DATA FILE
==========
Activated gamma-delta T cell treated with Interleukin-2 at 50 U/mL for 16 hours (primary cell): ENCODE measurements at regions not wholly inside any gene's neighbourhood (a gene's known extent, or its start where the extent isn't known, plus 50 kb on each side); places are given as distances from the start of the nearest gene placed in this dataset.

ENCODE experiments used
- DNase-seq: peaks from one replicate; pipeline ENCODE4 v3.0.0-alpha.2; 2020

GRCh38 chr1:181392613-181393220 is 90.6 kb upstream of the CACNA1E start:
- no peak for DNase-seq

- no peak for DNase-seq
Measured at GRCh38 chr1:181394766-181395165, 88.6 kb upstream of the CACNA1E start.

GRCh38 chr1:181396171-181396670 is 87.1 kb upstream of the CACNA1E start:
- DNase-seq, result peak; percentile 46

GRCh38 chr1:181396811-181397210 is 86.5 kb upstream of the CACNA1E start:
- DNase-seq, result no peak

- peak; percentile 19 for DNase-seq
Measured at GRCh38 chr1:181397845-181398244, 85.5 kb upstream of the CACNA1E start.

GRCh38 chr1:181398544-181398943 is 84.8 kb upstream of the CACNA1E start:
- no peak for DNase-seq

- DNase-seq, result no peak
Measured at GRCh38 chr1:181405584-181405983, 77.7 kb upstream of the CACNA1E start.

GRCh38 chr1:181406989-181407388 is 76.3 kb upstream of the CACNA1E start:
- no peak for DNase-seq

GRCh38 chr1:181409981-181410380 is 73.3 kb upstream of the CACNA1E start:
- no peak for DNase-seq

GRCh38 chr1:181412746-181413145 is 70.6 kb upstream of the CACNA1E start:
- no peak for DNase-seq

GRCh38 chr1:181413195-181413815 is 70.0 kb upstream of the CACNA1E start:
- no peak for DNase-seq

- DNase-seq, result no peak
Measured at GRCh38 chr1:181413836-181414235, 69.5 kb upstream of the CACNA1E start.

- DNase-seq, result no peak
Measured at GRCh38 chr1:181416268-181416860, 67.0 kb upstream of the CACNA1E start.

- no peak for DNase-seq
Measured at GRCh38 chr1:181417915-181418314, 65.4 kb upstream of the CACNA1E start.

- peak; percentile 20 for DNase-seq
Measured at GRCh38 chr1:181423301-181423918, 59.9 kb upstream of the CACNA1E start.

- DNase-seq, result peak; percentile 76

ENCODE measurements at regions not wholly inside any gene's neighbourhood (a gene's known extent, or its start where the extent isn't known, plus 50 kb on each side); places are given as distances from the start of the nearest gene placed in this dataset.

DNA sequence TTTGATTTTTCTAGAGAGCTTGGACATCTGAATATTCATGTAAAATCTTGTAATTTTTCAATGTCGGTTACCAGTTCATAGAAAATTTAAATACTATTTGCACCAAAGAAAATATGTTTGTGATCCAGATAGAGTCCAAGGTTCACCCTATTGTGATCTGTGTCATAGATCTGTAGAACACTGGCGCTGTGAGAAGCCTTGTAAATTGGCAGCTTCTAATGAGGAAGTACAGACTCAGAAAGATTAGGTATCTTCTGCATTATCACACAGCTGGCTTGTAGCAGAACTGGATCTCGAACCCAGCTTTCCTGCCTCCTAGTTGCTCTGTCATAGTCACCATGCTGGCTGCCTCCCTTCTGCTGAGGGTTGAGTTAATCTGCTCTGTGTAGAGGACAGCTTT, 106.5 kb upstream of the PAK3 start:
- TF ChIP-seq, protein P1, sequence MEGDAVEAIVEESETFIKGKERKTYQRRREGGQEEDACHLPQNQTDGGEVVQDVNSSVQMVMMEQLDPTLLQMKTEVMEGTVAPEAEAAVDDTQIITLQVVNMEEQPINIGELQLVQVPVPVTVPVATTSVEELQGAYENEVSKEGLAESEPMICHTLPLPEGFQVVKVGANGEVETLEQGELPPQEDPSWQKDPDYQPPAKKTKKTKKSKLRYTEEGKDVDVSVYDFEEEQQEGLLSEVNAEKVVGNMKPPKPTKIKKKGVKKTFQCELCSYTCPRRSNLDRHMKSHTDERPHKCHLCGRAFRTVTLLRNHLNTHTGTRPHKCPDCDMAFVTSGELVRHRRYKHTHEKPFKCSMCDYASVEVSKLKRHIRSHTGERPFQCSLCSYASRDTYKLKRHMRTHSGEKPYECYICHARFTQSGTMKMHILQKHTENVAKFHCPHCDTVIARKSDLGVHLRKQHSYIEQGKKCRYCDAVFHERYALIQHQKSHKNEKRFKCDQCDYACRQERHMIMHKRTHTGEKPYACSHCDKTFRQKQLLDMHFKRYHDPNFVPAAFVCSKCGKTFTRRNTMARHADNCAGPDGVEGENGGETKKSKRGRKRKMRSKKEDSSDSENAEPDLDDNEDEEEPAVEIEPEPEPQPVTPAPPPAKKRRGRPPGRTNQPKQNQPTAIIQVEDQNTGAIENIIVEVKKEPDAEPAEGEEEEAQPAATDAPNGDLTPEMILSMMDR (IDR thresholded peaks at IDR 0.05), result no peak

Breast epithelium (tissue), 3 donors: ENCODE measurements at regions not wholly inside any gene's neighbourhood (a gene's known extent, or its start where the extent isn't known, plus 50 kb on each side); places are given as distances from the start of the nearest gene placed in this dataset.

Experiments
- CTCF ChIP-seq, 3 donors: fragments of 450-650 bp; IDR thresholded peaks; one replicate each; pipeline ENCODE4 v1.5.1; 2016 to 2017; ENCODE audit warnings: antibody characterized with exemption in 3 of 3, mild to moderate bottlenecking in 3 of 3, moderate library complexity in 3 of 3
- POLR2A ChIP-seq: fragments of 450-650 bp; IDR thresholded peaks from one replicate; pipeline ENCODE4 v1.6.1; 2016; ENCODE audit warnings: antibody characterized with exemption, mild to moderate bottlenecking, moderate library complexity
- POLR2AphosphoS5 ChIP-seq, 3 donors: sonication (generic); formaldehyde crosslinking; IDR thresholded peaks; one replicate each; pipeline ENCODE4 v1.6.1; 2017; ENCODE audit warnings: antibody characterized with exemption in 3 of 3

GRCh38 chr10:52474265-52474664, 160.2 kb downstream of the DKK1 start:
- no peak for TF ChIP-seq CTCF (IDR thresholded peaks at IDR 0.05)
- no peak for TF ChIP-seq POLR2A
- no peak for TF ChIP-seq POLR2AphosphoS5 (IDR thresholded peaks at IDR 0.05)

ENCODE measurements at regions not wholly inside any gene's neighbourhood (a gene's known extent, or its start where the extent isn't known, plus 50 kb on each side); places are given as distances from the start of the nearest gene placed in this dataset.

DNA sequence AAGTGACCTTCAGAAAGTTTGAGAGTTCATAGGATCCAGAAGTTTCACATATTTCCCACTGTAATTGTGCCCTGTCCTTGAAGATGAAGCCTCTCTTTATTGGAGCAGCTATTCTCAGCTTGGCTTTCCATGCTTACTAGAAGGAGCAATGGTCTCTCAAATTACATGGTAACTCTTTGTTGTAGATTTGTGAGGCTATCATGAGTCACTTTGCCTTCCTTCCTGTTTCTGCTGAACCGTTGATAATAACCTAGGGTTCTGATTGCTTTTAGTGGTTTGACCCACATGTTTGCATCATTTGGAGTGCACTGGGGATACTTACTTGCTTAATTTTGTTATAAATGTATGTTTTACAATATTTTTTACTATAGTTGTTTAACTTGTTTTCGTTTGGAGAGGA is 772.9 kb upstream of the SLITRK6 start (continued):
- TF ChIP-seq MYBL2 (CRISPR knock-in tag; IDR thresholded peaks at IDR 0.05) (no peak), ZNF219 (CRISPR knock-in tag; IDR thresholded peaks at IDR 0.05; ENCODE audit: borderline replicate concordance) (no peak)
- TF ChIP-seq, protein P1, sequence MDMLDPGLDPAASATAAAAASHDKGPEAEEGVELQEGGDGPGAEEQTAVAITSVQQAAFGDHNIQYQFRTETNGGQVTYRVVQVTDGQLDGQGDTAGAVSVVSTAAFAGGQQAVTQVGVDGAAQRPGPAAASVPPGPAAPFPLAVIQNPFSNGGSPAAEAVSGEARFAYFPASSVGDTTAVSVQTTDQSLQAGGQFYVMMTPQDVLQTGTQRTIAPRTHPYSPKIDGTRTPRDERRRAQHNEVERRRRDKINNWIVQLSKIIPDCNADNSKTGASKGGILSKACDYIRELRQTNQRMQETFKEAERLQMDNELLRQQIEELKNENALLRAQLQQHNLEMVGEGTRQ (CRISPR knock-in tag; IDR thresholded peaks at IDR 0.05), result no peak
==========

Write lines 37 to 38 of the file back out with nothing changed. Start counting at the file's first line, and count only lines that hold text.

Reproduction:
- TF ChIP-seq, protein P1, sequence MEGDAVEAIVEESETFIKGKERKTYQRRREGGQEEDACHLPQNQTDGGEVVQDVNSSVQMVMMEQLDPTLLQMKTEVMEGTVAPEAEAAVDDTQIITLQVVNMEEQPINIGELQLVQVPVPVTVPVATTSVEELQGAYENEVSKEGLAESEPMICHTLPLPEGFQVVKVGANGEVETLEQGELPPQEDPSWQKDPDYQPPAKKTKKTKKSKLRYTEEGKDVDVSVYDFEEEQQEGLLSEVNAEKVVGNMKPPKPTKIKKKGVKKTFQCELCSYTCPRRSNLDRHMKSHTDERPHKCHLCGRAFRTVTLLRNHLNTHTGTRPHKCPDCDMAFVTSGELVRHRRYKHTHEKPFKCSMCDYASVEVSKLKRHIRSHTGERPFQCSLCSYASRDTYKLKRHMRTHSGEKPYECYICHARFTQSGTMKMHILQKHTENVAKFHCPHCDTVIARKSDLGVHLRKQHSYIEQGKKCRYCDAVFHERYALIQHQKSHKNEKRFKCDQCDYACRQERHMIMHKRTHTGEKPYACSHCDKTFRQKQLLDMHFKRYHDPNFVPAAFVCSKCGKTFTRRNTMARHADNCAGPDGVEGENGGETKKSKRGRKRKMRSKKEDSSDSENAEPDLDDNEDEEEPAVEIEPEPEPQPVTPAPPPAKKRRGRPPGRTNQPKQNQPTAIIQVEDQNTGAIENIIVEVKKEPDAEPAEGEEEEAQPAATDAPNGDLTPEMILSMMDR (IDR thresholded peaks at IDR 0.05), result no peak

Breast epithelium (tissue), 3 donors: ENCODE measurements at regions not wholly inside any gene's neighbourhood (a gene's known extent, or its start where the extent isn't known, plus 50 kb on each side); places are given as distances from the start of the nearest gene placed in this dataset.